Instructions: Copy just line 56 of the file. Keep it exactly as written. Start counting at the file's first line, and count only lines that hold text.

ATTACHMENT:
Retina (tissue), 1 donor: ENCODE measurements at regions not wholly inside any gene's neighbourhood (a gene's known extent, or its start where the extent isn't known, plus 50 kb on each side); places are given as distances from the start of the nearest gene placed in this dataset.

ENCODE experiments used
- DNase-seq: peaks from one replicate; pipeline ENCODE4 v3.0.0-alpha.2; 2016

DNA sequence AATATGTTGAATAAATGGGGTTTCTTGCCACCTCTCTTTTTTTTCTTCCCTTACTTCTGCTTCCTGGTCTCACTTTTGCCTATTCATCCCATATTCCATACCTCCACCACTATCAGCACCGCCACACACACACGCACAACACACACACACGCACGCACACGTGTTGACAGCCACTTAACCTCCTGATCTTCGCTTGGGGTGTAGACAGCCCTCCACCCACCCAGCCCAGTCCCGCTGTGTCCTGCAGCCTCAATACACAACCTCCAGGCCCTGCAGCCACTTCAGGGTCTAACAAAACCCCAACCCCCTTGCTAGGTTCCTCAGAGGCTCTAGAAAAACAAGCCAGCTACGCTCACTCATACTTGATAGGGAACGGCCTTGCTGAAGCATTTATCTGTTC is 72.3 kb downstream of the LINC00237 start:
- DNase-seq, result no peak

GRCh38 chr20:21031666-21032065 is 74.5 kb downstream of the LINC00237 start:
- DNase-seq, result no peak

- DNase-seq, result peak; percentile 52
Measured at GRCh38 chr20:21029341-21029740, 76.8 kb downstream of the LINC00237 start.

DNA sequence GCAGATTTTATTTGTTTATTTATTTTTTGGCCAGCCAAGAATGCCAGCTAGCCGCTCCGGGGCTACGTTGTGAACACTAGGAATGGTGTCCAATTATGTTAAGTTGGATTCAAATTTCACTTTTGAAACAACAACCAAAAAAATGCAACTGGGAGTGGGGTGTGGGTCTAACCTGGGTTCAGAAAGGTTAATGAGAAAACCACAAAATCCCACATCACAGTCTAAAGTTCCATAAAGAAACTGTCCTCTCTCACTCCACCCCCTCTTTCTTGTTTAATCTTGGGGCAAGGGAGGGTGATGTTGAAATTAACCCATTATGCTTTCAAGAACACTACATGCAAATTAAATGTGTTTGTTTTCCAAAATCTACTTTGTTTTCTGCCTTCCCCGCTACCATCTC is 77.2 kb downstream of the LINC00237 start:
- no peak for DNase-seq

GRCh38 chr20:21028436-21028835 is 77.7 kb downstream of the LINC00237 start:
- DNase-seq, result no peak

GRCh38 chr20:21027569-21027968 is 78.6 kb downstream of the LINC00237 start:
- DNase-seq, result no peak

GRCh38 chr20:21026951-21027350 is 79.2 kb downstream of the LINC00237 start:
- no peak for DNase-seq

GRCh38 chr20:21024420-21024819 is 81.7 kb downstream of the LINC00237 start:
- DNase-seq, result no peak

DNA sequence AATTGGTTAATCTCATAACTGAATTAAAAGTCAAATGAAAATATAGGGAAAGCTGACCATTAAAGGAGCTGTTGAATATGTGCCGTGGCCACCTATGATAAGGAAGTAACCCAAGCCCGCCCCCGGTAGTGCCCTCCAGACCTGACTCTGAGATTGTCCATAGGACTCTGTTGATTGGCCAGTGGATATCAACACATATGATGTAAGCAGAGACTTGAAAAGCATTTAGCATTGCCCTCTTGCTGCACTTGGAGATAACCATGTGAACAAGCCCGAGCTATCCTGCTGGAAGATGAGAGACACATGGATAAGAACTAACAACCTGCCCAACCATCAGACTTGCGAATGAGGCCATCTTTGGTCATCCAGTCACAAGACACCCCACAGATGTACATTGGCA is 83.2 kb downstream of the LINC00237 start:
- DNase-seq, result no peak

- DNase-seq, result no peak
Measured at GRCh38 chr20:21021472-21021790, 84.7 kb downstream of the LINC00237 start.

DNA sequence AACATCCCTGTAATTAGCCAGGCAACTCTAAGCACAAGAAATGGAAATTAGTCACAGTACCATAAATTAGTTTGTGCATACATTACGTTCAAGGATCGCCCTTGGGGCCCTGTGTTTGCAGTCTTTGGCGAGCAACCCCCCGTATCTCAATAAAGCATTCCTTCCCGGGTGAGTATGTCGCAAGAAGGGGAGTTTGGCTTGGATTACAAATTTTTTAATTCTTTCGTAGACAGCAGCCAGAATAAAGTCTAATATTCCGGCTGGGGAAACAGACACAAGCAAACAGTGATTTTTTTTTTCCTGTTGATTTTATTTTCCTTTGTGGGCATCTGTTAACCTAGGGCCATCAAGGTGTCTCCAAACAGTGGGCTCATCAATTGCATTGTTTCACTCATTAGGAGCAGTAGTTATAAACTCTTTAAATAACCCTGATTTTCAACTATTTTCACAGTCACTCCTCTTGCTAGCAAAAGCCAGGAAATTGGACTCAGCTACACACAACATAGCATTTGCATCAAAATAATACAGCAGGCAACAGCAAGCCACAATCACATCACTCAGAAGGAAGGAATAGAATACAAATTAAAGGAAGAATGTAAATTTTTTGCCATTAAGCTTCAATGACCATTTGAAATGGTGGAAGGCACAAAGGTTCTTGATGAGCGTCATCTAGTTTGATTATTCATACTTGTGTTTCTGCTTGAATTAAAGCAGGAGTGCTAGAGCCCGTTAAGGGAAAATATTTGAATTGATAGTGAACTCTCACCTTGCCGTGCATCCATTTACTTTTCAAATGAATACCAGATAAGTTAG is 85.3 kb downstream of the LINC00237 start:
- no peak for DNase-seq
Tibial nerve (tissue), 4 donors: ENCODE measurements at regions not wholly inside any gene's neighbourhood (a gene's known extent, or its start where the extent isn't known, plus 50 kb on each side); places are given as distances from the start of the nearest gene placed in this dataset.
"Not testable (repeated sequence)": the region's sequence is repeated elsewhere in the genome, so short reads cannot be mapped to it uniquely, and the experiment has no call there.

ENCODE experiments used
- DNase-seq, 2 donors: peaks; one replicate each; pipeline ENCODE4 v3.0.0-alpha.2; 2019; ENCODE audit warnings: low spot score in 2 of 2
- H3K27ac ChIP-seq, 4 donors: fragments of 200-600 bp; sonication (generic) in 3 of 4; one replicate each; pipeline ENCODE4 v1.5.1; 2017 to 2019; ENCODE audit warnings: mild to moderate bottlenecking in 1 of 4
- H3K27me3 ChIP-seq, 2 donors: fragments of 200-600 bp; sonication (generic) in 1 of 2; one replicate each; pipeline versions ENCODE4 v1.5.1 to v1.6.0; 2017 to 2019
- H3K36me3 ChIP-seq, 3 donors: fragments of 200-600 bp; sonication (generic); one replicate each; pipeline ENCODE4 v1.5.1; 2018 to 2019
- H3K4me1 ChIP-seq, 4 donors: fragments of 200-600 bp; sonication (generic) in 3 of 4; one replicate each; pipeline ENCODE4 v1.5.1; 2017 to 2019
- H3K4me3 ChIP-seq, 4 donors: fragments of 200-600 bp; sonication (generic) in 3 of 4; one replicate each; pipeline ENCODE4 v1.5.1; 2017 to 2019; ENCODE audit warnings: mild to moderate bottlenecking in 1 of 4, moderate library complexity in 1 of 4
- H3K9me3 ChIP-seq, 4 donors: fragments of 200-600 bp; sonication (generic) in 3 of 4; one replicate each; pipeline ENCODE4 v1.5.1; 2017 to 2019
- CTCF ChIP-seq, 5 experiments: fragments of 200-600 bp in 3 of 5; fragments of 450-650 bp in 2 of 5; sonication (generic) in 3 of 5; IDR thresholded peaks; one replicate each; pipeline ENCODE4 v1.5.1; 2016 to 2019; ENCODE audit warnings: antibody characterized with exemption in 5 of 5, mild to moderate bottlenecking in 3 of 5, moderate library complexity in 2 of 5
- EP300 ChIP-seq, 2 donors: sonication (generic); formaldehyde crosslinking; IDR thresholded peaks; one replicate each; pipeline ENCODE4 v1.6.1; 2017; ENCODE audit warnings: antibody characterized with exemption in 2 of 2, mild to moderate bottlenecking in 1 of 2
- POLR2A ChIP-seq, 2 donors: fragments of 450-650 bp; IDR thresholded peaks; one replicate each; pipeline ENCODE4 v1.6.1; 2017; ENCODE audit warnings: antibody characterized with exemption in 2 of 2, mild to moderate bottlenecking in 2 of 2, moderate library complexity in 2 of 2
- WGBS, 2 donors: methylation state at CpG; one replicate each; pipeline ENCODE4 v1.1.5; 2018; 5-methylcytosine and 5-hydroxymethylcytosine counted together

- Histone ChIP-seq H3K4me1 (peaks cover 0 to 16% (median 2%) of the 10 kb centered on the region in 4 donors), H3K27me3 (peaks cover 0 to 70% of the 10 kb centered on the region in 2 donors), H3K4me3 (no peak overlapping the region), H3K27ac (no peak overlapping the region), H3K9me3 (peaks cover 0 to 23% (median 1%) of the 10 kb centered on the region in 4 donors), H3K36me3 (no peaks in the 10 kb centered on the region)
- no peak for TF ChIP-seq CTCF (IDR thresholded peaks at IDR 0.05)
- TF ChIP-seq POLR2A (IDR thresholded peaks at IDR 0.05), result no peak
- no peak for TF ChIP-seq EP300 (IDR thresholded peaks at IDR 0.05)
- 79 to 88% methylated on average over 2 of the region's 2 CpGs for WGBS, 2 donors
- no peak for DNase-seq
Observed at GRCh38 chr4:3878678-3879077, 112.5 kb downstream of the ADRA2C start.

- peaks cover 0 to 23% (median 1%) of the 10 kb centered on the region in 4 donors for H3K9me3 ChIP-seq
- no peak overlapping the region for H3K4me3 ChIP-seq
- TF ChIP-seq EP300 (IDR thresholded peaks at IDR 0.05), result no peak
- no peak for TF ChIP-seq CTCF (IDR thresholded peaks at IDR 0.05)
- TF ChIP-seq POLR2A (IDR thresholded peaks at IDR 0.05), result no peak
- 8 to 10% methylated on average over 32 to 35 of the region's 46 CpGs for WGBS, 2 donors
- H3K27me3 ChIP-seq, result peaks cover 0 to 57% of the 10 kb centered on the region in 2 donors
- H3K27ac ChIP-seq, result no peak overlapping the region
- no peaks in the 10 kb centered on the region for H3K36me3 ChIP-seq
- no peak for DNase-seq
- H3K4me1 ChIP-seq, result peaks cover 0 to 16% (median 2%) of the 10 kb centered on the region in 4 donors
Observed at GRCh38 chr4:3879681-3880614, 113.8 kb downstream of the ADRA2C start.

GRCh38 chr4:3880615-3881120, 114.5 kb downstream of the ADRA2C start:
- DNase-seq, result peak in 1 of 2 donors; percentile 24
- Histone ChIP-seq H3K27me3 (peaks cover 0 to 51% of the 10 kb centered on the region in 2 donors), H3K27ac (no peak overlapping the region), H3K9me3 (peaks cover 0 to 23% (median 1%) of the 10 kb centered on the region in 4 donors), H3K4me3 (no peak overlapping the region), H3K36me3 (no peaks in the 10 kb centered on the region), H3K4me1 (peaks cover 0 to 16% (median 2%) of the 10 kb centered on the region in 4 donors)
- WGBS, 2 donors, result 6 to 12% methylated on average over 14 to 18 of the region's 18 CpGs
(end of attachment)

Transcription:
- no peak for DNase-seq